I am gonna miss her! That was my first thought when I heard of the former Delhi CM’s demise. I am as politically naïve as any woman born into a middle-class Delhi can be (yes, you got me). I feel I don’t know much about political figures, any more than probably Hans Raj Hans does. But I lost my political virginity to Sheila Dikshit and it deserves to be shared.
I think it was May of 2012. My cousins invited me on a bus trip to Amritsar and I was immediately on board. We started our journey from Gautam Nagar old Gurudwara at night with a busload of Sardar families from the Yusuf Sarai area. For this all-expense trip, we had to pay a hundred rupees per head. We were the only non-Sikh persons on the bus. But since my cousins practically grew up in the neighborhood of that Gurudwara, there was that familiarity. We reached Amritsar in the morning and were free to hang around, but report back by 11. Alright, we said, still that naïve.
After stuffing ourselves at the langar (a term used in Sikhism for the community kitchen in a Gurdwara) and kadha parshad (sweet dish given as offering in a Gurudwara) and rooh afzah (rose flavored drink), we were on the bus again. We were brought to Lawrence road where a large guest house was being inaugurated. We were seated in the open area- all done up in crispiness of newly painted walls and furnishings. In some time appeared the chief guest- Sheila Dikshit Ji, followed up by the man behind all this, Arvinder Singh Lovely.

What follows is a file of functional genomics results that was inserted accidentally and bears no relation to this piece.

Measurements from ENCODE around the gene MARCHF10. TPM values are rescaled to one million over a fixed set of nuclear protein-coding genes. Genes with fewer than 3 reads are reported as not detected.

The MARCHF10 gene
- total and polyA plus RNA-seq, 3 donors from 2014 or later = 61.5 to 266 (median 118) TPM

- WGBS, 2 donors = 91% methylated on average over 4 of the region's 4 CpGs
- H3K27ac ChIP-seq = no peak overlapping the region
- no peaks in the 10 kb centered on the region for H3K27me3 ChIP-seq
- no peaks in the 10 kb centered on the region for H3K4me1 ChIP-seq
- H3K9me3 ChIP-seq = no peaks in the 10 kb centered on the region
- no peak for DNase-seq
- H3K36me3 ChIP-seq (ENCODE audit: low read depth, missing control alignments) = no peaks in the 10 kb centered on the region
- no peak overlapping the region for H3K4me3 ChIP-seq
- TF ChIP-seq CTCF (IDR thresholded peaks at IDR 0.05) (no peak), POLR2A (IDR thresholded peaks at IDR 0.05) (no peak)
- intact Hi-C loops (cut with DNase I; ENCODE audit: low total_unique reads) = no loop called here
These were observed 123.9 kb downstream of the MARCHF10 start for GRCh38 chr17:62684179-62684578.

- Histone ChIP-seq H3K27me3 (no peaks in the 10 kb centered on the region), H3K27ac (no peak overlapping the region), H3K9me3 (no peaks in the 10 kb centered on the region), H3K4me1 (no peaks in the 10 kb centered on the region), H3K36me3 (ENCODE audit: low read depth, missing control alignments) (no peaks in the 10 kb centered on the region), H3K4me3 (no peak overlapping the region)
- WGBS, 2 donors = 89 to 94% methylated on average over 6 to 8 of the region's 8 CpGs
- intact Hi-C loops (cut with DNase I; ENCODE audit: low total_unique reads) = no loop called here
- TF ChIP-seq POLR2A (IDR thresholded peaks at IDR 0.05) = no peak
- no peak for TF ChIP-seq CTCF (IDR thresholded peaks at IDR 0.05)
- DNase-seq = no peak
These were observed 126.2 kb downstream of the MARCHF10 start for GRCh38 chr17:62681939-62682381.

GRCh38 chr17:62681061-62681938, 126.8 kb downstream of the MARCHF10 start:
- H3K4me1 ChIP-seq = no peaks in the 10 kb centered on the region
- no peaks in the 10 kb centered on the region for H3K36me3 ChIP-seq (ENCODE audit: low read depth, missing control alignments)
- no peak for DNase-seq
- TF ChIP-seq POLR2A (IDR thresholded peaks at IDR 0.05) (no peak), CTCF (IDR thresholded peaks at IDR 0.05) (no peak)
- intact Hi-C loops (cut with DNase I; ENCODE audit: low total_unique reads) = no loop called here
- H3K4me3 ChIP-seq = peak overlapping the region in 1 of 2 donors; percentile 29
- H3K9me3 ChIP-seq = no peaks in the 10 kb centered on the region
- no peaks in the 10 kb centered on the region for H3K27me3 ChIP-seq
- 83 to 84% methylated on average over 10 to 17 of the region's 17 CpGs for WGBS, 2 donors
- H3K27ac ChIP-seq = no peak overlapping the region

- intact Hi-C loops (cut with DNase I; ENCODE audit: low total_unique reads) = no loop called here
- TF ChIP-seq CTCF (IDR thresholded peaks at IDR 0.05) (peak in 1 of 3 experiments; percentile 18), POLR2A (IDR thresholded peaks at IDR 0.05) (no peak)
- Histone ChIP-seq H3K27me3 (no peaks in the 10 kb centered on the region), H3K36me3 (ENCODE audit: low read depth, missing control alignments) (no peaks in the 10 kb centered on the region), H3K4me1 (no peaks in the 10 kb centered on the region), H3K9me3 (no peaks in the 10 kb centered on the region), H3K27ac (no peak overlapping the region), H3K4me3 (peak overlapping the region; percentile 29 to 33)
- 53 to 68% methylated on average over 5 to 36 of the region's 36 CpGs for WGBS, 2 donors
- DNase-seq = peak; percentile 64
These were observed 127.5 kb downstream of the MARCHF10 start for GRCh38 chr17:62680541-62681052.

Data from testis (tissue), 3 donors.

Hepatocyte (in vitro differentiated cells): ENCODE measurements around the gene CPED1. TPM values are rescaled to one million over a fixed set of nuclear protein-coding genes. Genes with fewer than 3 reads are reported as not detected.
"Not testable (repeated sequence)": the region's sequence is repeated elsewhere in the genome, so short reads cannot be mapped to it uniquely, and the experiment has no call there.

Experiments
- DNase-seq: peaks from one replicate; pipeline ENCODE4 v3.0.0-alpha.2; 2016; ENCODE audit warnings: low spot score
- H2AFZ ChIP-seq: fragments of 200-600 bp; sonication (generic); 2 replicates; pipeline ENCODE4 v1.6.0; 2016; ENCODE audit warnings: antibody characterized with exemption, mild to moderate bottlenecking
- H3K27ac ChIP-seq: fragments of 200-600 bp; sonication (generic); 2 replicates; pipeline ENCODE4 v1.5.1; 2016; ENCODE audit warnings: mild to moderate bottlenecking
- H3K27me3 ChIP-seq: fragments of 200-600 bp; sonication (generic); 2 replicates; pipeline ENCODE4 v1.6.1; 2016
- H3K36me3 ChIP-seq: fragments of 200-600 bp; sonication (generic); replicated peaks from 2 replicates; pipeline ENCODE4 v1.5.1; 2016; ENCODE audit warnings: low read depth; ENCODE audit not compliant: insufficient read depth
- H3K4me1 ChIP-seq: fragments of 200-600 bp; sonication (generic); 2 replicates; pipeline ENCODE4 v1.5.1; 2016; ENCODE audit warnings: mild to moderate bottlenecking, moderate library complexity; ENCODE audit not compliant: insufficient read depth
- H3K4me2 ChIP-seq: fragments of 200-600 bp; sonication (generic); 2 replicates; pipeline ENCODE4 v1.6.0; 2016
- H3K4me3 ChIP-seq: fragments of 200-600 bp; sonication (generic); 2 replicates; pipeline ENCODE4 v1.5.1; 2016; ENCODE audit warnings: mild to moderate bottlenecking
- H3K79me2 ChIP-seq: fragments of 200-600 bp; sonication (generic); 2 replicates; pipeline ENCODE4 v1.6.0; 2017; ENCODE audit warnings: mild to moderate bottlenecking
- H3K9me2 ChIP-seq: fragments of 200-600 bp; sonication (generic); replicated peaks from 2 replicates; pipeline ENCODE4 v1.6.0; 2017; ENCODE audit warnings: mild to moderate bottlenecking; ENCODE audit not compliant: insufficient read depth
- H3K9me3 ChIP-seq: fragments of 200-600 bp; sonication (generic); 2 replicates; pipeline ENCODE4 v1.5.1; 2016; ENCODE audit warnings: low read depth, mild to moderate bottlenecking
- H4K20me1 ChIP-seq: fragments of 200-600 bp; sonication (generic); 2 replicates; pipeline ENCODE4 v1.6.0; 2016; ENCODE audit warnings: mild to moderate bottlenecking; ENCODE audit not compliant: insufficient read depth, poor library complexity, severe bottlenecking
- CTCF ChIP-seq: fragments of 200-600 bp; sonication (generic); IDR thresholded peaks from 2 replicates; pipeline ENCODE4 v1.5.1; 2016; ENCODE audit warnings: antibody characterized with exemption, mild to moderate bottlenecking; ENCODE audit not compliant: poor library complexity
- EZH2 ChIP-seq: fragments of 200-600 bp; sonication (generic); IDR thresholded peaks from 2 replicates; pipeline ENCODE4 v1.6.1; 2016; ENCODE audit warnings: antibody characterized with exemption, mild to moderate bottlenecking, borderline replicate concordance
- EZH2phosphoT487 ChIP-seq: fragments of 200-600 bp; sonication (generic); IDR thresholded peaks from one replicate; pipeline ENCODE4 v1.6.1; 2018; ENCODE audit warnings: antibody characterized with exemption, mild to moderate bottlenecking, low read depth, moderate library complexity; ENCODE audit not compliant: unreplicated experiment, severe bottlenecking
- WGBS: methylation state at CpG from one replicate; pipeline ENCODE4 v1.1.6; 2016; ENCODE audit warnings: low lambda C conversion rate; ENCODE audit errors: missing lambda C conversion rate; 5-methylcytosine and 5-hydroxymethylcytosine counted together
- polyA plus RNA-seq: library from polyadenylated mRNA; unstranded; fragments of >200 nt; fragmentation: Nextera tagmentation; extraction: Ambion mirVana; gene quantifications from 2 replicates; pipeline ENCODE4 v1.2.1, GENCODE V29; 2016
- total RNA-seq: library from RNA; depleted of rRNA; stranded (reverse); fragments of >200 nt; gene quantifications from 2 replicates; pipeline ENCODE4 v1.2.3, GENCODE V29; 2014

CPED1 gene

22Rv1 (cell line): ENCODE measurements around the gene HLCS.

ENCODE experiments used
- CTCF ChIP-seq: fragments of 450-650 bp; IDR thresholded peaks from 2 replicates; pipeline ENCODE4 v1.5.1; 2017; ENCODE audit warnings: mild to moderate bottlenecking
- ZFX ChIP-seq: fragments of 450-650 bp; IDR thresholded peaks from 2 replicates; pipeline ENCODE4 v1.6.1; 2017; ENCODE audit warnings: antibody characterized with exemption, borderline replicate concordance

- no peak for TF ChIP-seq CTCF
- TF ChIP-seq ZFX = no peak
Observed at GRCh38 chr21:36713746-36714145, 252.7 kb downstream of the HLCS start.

We heard her speech, my first political (yet not so political) speech, where a politician was talking about bridging divides, regretting, yet not apologizing for historical misadventures and appeasing a majority here- and minority-there vote bank. Oh, what a trick it was, and we were just spellbound by all this. We would shout fervently ‘Waheguru Ji di Fateh’ every time the local leaders said the first part to the salutation. We clapped to political rhetoric, partook the ‘political feast’ on already full stomachs because we didn’t have an option.
I had heard and read about paid audiences, and here I was. Just like them. I was cheated into becoming one myself. Busloads of people- unaware of this program had been brought from many other parts also, with the motivation of visiting Gurudwara Amritsar Sahib. But who really cared as long as there were food and freedom to plead ignorance and naivety. That was my first such experience, and I cherish it. I am grateful to Sheila Dikshit Ji for this experience. (We did return via famed Sirhind and via Majnu Ka Tila, visiting all the Gurudwaras, some of us, collecting stories, or a version of stories).
This was the time I was learning about bifurcation in the development boards of Delhi and the central administration and everything that it implied. She will be remembered for the Delhi we have now, as much as she will be for the CWG 2010 scandal. She will be remembered for the all-time high corruption in the administration, as well as cleaning up roads of the blueline buses. I missed her political activity in recent polls. I felt her campaigning was half-hearted and the people didn’t respond.
Politicians, in their good times and hard times, educate us so much.